Education Minister Ruairi Quinn has come under pressure from a cabinet colleague to tackle the widespread availability of junk food in secondary schools.
Children's Minister Frances Fitzgerald said the contractual arrangements between schools and firms that supply confectionery products should be examined.
Ms Fitzgerald was reacting to revelations that one-third of Irish secondary schools are selling sweets and fizzy drinks.
Although refusing to call for a ban on the sale of junk food in schools, Ms Fitzgerald called on Mr Quinn to examine the arrangements agreed with companies.
"I fully support the campaign to have healthy food in our schools, that's the direction we should be going. I've campaigned on this previously. Clearly, some schools have entered into contracts with various firms so the contents of the machines are what they are," Ms Fitzgerald said.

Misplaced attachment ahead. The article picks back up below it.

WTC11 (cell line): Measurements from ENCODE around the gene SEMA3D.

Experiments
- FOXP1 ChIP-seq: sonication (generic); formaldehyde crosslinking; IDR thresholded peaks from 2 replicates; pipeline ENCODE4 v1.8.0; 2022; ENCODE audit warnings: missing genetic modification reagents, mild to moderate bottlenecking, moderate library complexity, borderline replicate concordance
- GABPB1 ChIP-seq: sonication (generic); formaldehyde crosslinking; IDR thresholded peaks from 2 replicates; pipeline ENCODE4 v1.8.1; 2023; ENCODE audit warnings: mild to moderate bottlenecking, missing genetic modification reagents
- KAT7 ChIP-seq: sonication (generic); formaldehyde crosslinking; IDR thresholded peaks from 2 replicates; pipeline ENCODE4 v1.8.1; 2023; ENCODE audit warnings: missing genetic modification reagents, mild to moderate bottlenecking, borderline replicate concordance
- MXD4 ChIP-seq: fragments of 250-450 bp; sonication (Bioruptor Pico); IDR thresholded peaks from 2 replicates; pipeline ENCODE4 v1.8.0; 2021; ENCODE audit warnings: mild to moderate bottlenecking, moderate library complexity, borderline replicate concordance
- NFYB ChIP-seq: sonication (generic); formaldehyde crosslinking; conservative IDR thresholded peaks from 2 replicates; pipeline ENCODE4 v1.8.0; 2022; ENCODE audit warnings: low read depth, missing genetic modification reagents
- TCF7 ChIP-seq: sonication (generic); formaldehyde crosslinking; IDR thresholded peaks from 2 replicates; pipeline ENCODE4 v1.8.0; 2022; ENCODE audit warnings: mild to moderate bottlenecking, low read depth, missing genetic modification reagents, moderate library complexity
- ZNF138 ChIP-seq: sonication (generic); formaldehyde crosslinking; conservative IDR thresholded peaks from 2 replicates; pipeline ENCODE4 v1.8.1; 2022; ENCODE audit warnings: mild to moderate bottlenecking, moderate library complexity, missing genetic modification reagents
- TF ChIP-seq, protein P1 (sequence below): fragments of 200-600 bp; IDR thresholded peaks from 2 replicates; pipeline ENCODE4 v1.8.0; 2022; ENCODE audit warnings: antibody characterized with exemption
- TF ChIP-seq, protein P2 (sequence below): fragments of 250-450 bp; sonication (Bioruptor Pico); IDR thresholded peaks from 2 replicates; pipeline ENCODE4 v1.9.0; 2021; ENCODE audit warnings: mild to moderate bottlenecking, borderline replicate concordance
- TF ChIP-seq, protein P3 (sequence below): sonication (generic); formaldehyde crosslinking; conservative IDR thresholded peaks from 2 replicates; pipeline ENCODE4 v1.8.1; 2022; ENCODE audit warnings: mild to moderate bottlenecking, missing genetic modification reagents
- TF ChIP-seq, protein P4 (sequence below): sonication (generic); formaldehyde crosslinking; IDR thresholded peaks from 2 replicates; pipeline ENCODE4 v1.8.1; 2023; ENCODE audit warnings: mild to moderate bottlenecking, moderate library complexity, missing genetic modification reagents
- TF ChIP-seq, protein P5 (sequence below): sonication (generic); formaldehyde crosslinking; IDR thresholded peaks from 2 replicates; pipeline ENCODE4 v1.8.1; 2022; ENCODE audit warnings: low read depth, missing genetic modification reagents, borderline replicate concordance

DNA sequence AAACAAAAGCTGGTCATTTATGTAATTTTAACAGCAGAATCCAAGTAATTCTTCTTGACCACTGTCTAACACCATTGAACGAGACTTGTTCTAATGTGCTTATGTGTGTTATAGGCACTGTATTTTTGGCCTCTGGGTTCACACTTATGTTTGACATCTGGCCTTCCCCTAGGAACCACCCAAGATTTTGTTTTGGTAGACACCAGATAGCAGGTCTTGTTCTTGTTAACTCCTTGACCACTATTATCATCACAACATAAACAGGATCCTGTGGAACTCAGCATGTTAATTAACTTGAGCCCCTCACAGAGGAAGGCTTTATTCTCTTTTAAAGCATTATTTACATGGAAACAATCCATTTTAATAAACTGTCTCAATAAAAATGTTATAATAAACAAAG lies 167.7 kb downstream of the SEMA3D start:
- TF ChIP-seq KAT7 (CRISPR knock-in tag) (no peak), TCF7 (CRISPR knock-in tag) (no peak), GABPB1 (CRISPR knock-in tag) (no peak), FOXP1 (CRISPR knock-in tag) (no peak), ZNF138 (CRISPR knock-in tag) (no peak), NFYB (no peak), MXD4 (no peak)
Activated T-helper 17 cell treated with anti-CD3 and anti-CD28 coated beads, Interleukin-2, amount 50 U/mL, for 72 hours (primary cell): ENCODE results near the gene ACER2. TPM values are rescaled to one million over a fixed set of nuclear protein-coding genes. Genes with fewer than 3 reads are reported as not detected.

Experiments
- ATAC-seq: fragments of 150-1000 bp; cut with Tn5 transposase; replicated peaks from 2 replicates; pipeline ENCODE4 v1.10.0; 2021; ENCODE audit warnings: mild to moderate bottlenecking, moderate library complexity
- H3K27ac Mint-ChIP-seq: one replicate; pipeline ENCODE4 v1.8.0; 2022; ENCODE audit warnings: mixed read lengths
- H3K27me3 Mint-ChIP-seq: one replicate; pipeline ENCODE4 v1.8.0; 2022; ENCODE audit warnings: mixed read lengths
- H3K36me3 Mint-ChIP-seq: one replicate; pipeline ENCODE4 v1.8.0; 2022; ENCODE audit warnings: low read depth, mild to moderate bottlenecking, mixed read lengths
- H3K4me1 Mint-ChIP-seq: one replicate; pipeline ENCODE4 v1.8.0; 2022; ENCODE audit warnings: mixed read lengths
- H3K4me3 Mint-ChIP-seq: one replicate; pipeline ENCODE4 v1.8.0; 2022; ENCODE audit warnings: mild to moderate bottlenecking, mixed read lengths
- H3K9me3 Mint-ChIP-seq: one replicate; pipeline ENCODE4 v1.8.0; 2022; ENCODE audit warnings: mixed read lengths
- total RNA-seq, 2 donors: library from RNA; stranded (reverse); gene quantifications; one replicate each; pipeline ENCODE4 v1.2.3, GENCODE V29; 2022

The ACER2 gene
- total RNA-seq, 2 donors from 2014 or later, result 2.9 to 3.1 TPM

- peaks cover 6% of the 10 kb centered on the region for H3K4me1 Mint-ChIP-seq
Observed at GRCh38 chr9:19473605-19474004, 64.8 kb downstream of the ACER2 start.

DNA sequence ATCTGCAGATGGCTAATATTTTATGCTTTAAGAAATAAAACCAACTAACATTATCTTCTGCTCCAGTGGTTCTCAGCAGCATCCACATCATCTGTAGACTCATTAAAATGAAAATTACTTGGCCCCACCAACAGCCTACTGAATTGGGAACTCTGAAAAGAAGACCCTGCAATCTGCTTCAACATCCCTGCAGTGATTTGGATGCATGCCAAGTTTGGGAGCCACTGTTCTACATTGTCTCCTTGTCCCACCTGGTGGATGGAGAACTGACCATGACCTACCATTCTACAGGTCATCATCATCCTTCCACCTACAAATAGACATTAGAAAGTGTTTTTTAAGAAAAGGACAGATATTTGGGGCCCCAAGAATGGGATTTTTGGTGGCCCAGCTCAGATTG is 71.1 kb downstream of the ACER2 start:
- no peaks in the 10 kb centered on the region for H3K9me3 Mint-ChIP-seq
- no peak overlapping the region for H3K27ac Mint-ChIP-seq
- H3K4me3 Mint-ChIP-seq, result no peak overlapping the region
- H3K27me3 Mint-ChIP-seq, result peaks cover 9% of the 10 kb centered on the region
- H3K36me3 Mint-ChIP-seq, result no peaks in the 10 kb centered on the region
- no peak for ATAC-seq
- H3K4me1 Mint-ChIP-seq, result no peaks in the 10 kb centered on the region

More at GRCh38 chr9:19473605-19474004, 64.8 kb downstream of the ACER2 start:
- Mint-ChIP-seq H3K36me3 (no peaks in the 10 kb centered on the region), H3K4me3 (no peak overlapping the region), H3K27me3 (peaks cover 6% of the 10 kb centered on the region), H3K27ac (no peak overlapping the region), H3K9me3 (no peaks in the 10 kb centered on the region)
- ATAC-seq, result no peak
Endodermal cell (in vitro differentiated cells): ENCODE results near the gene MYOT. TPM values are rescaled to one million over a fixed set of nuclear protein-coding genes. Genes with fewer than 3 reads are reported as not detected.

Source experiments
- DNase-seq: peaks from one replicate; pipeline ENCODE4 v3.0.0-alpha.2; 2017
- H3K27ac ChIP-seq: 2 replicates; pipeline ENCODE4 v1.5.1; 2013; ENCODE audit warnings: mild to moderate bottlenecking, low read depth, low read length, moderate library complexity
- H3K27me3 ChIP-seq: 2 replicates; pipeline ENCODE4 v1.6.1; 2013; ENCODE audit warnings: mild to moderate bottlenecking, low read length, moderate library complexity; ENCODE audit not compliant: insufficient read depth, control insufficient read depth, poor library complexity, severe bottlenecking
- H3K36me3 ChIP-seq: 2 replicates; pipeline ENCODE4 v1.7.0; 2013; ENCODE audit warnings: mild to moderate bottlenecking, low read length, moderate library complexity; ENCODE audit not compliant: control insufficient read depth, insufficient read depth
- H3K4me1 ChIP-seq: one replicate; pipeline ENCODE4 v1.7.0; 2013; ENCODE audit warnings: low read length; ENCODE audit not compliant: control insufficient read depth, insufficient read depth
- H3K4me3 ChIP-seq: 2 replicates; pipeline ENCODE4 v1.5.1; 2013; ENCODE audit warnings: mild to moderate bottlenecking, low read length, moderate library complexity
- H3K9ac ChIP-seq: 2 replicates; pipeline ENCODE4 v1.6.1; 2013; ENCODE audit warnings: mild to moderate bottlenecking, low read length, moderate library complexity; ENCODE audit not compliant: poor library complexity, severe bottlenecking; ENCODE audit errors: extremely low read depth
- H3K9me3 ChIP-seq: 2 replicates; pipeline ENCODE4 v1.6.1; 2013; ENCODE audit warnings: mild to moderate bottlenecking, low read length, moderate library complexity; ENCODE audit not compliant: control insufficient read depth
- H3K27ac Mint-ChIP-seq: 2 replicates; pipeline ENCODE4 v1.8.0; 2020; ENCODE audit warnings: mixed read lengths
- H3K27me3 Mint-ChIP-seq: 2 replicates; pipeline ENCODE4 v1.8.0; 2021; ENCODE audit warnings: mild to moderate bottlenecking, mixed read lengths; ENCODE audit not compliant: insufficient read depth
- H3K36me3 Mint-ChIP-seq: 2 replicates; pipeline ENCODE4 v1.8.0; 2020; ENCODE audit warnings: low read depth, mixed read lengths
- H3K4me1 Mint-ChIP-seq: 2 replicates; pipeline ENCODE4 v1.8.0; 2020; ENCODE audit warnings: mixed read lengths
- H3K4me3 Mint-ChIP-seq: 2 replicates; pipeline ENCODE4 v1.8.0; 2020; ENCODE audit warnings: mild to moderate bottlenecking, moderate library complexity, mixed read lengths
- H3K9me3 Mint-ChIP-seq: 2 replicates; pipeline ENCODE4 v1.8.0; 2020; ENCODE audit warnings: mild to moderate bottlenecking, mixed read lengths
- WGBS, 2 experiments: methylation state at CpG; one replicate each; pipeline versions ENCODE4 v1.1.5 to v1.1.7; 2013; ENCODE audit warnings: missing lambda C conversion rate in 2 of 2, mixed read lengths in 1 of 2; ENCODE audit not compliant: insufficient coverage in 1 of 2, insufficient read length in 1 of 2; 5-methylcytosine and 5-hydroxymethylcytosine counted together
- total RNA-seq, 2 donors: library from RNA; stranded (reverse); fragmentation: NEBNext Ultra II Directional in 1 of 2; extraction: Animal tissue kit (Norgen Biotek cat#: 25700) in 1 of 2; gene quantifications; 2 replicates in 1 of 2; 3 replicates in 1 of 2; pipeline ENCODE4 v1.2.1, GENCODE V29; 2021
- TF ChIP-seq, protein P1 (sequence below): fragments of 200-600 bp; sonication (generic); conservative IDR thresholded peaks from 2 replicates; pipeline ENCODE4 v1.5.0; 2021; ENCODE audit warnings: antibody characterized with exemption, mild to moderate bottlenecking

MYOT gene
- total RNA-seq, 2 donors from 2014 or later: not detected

"I don't think it's a question of banning, I think it's a question again of moving in the direction of healthy food in schools and it is a priority so that our young people have choice when they go to school."
Research published by the Department of Education shows 310 secondary schools sell fizzy drinks, crisps and sweets from tuckshops or vending machines.
Mr Quinn is today to publish guidelines on the best use of vending machines and tuckshops in schools.
A spokeswoman for Mr Quinn said he would "happily" accept advice or hold discussions with Ms Fitzgerald on junk food being sold in schools.
"Frances will be aware, as will any other cabinet minister, our role is really to advise schools how best to implement healthy-eating policy and inform students," the spokeswoman said.